In our article “Draft bill on the Financial Market Integrity Strengthening Act (FISG) – Increased controls, more sovereign powers and threats of punishment as a deterrent” we looked at the planned changes to the draft government bill on the Financial Market Integrity Strengthening Act (Finanzmarktintegritätsstärkungsgesetz, “FISG”) (“RefE-FISG”). The proposed legislation intends to implement measures to restore and permanently strengthen confidence in the German financial market. In the meantime, the government draft of the FISG (“RegE-FISG”) has been published.
We have taken a closer look at the RegE-FISG and show below the most important changes compared to the RefE-FISG. In doing so, we will first focus on the topics that we have already highlighted in our previous article, then explain further changes compared to the RefE-FISG and finally take a look at the main practical effects of the proposed legislation.
Financial Statement Control
In the area of financial statement, the draft law provides for a fundamental reform, which we explained in more detail in our previous article. The RegE-FISG does not result in any significant changes compared to the RefE-FISG.
Financial Transaction Investigation
Section 31 para 5 and 5a GwG-E (draft of the German Money Laundering Act) and section 31 para. 2a and 2b AO-E (draft of the German Tax Code) provide that the German Central Office for Financial Transaction Investigations (Zentralstelle für Finanztransaktionsuntersuchungen) shall be enabled to automatically retrieve selected basic tax data from the tax authorities. The RegE-FISG now additionally provides that the German Central Financial Transaction Investigation Authority shall immediately examine the extent to which it requires the data transmitted by the tax authorities in a specific individual case and shall immediately delete any data that is not required. If the result of the analysis is not transmitted to the competent prosecuting authority, the collected data must also be deleted without delay. Thus, the tax data cannot be kept by the German Central Financial Transaction Investigation Authority at will.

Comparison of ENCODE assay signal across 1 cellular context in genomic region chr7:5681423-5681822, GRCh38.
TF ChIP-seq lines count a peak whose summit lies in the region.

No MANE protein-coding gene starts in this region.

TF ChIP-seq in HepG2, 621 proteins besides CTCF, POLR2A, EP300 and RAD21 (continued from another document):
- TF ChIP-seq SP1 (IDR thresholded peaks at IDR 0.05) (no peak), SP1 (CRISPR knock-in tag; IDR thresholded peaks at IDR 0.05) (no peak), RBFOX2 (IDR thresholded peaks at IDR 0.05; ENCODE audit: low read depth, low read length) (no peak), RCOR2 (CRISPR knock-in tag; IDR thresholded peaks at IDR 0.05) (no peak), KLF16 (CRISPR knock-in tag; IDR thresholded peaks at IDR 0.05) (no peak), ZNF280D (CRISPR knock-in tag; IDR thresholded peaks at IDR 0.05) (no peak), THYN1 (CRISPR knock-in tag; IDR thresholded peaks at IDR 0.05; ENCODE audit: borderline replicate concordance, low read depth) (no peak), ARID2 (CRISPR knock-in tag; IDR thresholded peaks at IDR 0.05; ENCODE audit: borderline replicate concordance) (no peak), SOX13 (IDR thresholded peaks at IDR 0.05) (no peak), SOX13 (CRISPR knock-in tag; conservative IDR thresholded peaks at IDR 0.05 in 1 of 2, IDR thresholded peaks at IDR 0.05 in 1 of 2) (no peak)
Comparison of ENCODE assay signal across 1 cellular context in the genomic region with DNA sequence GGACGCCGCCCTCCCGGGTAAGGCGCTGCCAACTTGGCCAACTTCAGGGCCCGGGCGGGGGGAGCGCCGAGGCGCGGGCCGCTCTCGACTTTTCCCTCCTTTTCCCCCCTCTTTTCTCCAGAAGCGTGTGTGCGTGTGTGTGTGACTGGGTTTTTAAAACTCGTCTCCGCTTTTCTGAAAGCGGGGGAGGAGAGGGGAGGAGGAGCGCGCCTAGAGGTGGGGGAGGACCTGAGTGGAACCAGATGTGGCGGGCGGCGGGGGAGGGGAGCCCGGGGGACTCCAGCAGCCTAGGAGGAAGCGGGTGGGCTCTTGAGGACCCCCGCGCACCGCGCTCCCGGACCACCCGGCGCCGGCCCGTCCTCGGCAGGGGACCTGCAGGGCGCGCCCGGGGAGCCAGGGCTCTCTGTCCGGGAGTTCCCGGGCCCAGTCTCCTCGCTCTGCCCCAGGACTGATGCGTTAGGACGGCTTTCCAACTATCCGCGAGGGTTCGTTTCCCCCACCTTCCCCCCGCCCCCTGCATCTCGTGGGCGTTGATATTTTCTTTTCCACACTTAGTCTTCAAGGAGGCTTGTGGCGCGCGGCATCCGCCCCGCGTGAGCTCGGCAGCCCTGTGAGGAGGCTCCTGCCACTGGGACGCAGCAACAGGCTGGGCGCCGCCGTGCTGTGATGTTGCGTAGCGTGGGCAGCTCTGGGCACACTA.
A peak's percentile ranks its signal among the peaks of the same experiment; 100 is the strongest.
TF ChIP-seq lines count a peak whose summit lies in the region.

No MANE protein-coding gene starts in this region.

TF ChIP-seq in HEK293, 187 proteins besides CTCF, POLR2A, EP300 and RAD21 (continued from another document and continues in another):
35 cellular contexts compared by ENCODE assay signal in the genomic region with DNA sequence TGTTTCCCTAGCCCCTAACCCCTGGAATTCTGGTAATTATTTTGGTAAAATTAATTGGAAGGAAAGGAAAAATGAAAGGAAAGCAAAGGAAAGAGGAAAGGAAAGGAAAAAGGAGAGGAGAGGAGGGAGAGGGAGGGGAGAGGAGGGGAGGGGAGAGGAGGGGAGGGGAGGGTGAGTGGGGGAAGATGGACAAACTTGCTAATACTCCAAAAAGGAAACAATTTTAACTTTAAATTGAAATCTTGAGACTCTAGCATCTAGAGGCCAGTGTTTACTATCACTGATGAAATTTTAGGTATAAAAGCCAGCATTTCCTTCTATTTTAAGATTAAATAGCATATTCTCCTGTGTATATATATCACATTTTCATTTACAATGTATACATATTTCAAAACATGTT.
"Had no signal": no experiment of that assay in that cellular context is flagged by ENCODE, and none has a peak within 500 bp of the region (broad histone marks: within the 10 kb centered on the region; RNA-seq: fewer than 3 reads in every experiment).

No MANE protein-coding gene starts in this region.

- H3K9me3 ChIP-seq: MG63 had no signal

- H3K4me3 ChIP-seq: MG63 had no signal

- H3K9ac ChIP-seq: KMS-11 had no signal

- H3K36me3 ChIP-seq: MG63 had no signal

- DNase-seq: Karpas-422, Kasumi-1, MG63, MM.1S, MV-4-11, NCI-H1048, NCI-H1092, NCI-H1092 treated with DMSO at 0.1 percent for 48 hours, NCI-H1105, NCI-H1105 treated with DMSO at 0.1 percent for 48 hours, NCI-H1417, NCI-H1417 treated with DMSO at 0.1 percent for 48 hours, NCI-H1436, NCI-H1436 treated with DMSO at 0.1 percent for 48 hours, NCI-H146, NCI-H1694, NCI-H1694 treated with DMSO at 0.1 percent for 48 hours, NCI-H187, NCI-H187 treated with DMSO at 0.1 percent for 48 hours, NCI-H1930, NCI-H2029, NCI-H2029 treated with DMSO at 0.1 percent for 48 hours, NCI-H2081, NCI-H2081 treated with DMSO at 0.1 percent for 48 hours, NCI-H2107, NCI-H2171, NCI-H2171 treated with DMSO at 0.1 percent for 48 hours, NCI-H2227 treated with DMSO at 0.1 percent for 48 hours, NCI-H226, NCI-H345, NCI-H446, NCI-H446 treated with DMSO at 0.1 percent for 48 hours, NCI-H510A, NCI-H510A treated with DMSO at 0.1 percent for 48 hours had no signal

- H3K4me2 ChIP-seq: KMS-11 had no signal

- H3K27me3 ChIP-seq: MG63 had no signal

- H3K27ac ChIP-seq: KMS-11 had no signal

In our previous article, we presented the amendments planned in the RefE-FISG to various supervisory laws (in particular German Banking Act (Kreditwesengesetz – “KWG”) and the German Payment Services Supervision Act (Zahlungsdiensteaufsichtsgesetz – “ZAG”)) to clarify and expand the German Federal Financial Supervisory Authority´s (Bundesanstalt für Finanzdienstleistungsaufsicht – “BaFin”) powers in the area of outsourcing.
In the RefE-FISG, the catalog of notification obligations with regard to outsourcing has been significantly expanded in Section 28 para. 1 no. 10 ZAG and section 24 para. 1 no. 19 KWG, among others. Here, the RegE-FISG brings a certain mitigations, whereby the notification obligations with regard to outsourcing are still considerably expanded compared to the current legal situation.